ND: Grandma had a boarding house and sold tofu, remember? My grandma would make tofu and she would go around selling the tofu.

So she had this business at the boarding house.

SY: I drove all over to the different houses and sold the tofu.

Do you remember what it was like when you were told to pack up and leave after Pearl Harbor after the Executive Order?

SY: Well I know, I never celebrated Christmas ‘cause I’m Buddhist. Well, my mother and I didn’t know where they were going to send us. So we didn’t know whether we should take clothing for cold weather or warm weather. That I remember, so. But it was shikata ga nai, you know? We just had to do what they told us to do, that’s all.

Do you remember anything important you had to leave behind?

SY: Well, I know we were renting the place, so we didn’t have to worry about that. But I don’t remember anything special.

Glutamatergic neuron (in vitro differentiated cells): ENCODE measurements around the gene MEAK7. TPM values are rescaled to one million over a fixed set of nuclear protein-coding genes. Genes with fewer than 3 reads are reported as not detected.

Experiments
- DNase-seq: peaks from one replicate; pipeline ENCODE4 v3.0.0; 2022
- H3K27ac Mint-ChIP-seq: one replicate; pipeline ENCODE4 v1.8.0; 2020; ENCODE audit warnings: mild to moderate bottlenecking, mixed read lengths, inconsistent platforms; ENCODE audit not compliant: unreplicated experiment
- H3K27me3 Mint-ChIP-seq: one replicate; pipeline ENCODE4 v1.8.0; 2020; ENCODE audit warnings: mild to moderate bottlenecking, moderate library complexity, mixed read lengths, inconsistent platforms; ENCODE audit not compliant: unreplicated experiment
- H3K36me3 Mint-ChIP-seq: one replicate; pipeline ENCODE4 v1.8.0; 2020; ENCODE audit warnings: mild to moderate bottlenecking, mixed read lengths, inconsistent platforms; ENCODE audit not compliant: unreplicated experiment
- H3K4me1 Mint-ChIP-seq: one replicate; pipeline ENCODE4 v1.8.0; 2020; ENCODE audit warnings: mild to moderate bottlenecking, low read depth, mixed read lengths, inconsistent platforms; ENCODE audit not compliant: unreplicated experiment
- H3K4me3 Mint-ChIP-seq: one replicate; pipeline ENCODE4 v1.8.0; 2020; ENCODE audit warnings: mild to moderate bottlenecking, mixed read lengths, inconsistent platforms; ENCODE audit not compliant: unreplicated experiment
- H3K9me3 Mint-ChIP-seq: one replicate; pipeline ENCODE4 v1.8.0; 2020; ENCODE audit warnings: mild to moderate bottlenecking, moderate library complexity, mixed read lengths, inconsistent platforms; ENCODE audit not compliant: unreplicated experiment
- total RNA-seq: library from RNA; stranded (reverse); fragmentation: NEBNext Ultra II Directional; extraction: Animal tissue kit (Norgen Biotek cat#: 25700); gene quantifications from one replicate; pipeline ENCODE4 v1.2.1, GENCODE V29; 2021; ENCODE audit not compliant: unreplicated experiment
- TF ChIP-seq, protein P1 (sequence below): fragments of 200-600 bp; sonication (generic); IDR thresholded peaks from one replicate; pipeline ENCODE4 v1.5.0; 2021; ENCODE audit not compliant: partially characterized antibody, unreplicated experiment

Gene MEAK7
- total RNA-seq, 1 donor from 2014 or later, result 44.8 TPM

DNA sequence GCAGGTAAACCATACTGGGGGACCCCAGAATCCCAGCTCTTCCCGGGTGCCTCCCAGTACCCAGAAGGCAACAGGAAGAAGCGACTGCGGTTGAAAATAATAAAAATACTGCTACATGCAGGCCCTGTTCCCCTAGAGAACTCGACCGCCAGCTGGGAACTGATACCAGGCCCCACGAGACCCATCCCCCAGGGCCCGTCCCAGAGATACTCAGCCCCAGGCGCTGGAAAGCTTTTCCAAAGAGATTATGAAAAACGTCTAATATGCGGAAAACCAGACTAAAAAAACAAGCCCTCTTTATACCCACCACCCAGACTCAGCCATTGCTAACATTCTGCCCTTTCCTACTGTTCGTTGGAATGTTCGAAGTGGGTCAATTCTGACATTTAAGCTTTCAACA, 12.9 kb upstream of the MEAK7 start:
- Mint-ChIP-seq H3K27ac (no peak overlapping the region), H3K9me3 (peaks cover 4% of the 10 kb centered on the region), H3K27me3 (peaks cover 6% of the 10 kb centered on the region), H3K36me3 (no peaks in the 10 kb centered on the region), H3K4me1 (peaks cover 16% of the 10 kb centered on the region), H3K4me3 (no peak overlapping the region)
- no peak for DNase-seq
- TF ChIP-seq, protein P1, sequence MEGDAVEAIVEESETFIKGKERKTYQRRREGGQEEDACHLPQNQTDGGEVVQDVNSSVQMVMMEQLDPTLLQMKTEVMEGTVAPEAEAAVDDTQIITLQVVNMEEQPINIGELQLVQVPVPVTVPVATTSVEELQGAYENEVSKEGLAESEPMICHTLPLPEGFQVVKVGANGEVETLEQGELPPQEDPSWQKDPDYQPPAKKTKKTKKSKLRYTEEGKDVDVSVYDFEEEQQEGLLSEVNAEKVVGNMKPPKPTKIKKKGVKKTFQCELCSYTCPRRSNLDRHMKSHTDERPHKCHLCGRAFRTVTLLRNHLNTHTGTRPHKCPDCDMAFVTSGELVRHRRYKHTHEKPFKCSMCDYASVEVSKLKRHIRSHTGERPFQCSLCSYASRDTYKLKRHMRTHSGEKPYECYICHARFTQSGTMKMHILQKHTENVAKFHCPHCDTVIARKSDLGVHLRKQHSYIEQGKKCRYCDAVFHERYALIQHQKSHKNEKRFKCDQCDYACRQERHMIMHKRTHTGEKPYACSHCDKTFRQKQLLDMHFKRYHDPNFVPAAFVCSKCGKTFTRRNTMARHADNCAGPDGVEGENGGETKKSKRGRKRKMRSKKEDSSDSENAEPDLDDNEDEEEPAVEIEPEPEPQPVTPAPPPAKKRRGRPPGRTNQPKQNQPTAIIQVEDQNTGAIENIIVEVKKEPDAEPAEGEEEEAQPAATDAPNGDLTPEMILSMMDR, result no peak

ND: Mom, tell her, you spent your 25th birthday on the train going to Poston. I think she just went direct to Poston.

SY: Yeah, that I remember, that’s right. Well everything was shikata ga nai, you just had to take what happens, that’s all.

What else do you remember about the train ride going to Poston?

SY: Well, I just remember going through looked like desert part but then that’s about all. Just sort of wondering, well, just—wherever they take us.

When you got to Poston, what were some of your first impressions of the camp?

SY: Well, all I saw was cots and there were bales of hay or something, straw, that we were supposed to fill the mattress like, for our mattress. That I remember. We just took it, couldn’t be helped, you know. No point in complaining [laughs].

So do you remember the block you were in with your family?